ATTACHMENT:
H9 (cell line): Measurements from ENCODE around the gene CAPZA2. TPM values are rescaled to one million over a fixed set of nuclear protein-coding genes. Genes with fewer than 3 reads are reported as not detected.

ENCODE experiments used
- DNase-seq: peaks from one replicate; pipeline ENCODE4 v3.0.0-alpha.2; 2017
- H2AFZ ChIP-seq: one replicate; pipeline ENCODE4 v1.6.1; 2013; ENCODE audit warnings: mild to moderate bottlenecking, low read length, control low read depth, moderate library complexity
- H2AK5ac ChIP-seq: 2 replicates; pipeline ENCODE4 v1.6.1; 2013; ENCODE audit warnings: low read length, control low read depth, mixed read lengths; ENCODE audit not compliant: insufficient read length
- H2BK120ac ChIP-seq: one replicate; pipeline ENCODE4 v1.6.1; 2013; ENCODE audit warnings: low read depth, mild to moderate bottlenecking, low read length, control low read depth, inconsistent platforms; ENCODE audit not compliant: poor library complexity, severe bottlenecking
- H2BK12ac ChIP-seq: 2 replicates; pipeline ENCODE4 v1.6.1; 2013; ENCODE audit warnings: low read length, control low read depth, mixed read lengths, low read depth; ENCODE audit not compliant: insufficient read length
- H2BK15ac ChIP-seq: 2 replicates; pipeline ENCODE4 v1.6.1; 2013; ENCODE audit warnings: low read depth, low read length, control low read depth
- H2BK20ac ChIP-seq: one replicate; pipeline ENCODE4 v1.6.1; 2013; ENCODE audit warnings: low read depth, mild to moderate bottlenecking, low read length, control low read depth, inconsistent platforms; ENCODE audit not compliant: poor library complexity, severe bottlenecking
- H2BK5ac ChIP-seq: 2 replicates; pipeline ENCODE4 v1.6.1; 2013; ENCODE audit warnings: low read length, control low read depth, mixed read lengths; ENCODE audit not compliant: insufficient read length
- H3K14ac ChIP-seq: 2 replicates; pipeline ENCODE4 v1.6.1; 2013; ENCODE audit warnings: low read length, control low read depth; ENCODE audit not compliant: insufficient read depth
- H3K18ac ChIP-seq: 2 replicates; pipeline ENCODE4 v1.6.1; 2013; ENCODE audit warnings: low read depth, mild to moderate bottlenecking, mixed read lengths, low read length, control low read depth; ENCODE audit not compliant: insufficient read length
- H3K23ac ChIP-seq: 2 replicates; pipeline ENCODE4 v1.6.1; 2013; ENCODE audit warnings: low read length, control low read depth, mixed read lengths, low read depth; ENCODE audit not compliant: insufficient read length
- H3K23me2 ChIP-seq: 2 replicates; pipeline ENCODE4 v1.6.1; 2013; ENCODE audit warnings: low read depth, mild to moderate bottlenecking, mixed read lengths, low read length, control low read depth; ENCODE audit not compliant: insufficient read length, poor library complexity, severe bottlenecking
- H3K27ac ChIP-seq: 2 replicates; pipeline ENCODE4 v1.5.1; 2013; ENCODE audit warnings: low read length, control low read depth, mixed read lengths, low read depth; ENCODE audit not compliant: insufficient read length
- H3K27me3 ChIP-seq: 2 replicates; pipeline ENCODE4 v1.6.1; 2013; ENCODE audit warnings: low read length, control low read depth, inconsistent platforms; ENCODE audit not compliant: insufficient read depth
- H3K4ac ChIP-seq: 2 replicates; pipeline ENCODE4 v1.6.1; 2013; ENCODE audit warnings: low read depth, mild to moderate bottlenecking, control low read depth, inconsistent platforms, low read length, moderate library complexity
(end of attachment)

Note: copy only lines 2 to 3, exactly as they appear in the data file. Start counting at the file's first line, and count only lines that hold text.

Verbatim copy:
ENCODE experiments used
- DNase-seq: peaks from one replicate; pipeline ENCODE4 v3.0.0-alpha.2; 2017